Monday, June 05, 2006

Horror and Respectability Deficit!!

A book review article on Horror fiction in the latest New York Times Book Review starts with this hilarious paragraph:

BECAUSE most right-thinking — i.e., literate, educated, professional-type — people consider horror fiction repulsive, juvenile or plain stupid, it's probably a good idea for me to acknowledge from the start that the genre's respectability deficit is fully deserved and even fundamental to its nature. The emotion horror stories strive to evoke — fear — is one that civilized folks are inclined to think of as low, primitive, animal. And it is, just like hunger, thirst and sexual desire. These are impulses that in most religious and many intellectual traditions derive value only from being controlled in the pursuit of piety or reason or whatever higher ideal of human behavior you happen to aspire to. Horror is, it's fair to say, pretty determinedly nonaspirational, which is perhaps why it appeals so strongly to teenagers, slackers and fatalists, and hardly at all to normal, functioning adults, who are busy keeping the more pressing everyday anxieties — disease, financial ruin, loss of love — at bay and who may fail to see the benefit of adding vampires and zombies and poltergeists to the list.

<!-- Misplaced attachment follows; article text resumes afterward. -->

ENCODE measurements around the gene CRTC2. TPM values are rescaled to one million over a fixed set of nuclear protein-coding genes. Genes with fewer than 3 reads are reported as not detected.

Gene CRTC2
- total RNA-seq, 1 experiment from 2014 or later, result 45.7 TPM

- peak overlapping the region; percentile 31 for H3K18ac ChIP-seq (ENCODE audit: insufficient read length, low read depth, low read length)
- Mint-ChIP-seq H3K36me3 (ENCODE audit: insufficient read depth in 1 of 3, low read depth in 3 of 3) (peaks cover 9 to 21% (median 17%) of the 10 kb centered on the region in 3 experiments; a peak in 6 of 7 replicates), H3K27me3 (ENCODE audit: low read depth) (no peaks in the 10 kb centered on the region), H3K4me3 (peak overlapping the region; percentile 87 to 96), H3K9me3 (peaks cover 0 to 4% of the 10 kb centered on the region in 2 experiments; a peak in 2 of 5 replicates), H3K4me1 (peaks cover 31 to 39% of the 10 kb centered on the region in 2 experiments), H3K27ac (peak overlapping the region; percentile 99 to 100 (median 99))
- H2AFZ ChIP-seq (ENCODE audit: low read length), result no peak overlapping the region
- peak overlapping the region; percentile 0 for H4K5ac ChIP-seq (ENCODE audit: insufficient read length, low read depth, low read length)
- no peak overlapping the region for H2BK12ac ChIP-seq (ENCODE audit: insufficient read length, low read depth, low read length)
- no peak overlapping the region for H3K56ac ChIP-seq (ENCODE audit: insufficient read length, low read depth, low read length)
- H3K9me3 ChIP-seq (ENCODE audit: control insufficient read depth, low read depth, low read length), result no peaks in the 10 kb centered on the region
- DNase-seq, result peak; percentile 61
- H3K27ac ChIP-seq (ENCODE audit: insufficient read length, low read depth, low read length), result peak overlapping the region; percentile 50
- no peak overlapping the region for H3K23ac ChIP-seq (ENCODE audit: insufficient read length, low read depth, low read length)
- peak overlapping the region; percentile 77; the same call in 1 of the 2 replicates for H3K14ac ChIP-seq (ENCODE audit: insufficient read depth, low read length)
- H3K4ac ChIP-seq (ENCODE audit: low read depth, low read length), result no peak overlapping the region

The rest of the article is quite good and insightful too.

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